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IT Snake Oil — Six Tech Cure-Alls That Went Bunk 483

Posted by ScuttleMonkey
from the salesman-ejection-seat dept.
snydeq writes "InfoWorld's Dan Tynan surveys six 'transformational' tech-panacea sales pitches that have left egg on at least some IT department faces. Billed with legendary promises, each of the six technologies — five old, one new — has earned the dubious distinction of being the hype king of its respective era, falling far short of legendary promises. Consultant greed, analyst oversight, dirty vendor tricks — 'the one thing you can count on in the land of IT is a slick vendor presentation and a whole lot of hype. Eras shift, technologies change, but the sales pitch always sounds eerily familiar. In virtually every decade there's at least one transformational technology that promises to revolutionize the enterprise, slash operational costs, reduce capital expenditures, align your IT initiatives with your core business practices, boost employee productivity, and leave your breath clean and minty fresh.' Today, cloud computing, virtualization, and tablet PCs are vying for the hype crown." What other horrible hype stories do some of our seasoned vets have?
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IT Snake Oil — Six Tech Cure-Alls That Went Bunk

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  • by eldavojohn (898314) * <.moc.liamg. .ta. .nhojovadle.> on Monday November 02, 2009 @02:15PM (#29952666) Journal

    The bad news is that artificial intelligence has yet to fully deliver on its promises.

    Only idiots, marketers, businessmen and outsiders ever thought we would be completely replaced by artificially intelligent machines. The people actually putting artificial intelligence into practice knew that AI, like so many other things, would benefit us in small steps. So many forms of automation are technically basic artificial intelligence, it's just very simple artificial intelligence. While you might want to argue that the things we benefit from are heuristics, statistics and messes of if/then decision trees, successful AI is nothing more than that. Everyone reading this enjoys benefits of AI but you probably don't know it. For instance, your hand written mail is most likely read by a machine that uses optical character recognition to decide where it goes with a pretty good success rate and confidence factor to fail over to humans. Recommendation systems are often based on AI algorithms. I mean, the article even says this:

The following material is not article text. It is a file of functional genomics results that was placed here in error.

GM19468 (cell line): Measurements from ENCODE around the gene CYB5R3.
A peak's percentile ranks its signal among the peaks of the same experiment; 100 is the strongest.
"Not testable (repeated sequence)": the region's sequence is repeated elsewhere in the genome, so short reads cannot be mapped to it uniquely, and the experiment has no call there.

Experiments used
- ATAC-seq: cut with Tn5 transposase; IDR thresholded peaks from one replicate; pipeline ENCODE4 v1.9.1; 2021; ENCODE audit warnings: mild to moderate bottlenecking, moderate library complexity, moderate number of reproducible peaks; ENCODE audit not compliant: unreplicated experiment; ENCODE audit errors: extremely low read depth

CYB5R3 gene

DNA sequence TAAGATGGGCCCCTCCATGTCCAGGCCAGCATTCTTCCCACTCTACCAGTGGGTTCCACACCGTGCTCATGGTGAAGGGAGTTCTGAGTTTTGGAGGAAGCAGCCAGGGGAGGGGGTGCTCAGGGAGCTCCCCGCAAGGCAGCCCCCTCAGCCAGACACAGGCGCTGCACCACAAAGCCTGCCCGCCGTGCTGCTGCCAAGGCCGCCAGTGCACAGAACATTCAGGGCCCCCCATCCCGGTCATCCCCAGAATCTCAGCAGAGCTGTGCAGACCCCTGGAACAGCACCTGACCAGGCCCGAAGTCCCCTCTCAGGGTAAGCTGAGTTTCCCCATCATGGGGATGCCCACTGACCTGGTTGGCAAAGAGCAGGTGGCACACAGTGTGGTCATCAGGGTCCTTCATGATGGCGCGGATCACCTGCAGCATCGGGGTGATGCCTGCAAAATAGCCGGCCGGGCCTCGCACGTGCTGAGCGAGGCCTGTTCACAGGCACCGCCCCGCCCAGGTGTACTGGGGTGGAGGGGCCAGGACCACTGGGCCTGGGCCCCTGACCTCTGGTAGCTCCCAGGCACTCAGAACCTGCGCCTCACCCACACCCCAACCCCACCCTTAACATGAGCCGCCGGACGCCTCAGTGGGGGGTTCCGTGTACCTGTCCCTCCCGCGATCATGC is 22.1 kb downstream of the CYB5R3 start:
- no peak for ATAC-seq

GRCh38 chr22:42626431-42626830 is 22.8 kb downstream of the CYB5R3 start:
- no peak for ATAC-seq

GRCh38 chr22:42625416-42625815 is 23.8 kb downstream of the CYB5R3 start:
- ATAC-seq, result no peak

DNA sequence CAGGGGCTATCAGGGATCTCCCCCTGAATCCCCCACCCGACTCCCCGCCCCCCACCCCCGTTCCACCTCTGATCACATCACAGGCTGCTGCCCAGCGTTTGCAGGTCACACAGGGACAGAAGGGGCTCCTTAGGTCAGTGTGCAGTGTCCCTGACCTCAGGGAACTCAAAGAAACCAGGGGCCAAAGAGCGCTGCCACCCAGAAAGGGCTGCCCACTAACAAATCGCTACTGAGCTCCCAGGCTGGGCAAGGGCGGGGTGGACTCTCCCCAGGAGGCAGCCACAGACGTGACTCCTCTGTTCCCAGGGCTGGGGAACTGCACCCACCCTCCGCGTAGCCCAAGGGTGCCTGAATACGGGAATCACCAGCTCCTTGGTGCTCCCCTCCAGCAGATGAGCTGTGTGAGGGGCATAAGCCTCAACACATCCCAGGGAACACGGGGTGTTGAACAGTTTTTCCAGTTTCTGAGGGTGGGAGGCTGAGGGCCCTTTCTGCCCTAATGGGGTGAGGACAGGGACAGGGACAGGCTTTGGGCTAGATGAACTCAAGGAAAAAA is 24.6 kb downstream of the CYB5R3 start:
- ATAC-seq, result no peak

The ability of your bank's financial software to detect potentially fraudulent activity on your accounts or alter your credit score when you miss a mortgage payment are just two of many common examples of AI at work, says Mow. Speech and handwriting recognition, business process management, data mining, and medical diagnostics -- they all owe a debt to AI.

    Having taken several courses on AI, I never found a contributor to the field that promised it to be the silver bullet -- or even remotely comparable to the human mind. I don't ever recall reading anything other than fiction claiming that humans would soon be replaced completely by thinking machines.

    In short, I don't think it's fair to put it in this list as it has had success. It's easy to dismiss AI if the only person you hear talking about it is the cult-like Ray Kurzweil but I assure you the field is a valid one [arxiv.org] (unlike CASE or ERP). In short, AI will never die because the list of applications -- though small -- slowly but surely grows. It has not gone 'bunk' (whatever the hell that means [wiktionary.org]). You can say expert systems have failed to keep their promises but not AI on the whole. The only thing that's left a sour taste in your mouth is salesmen and businessmen promising you something they simply cannot deliver on. And that's nothing new nor anything specific to AI.

    • The same defense applies to pretty much all of these (except maybe CASE).

    • by John Whitley (6067) on Monday November 02, 2009 @02:28PM (#29952850) Homepage

      The people actually putting artificial intelligence into practice knew that AI, like so many other things, would benefit us in small steps.

      Actually, there was a period very early on ('50s) when it was naively thought that "we'll have thinking machines within five years!" That's a paraphrase from a now-hilarious film reel interview with an MIT prof from the early 1950's. A film reel which was shown as the first thing in my graduate level AI class, I might add. Sadly, I no longer have the reference to this clip.

      One major lesson was that there's an error in thinking "surely solving hard problem X must mean we've achieved artificial intelligence." As each of these problems fell (a computer passing the freshman calc exam at MIT, a computer beating a chess grandmaster, and many others), we realized that the solutions were simply due to understanding the problem and designing appropriate algorithms and/or hardware.

      The other lesson from that first day of AI class was that the above properties made AI into the incredible shrinking discipline: each of its successes weren't recognized as "intelligence", but often did spawn entire new disciplines of powerful problem solving that are used everywhere today. So "AI" research gets no credit, even though its researchers have made great strides for computing in general.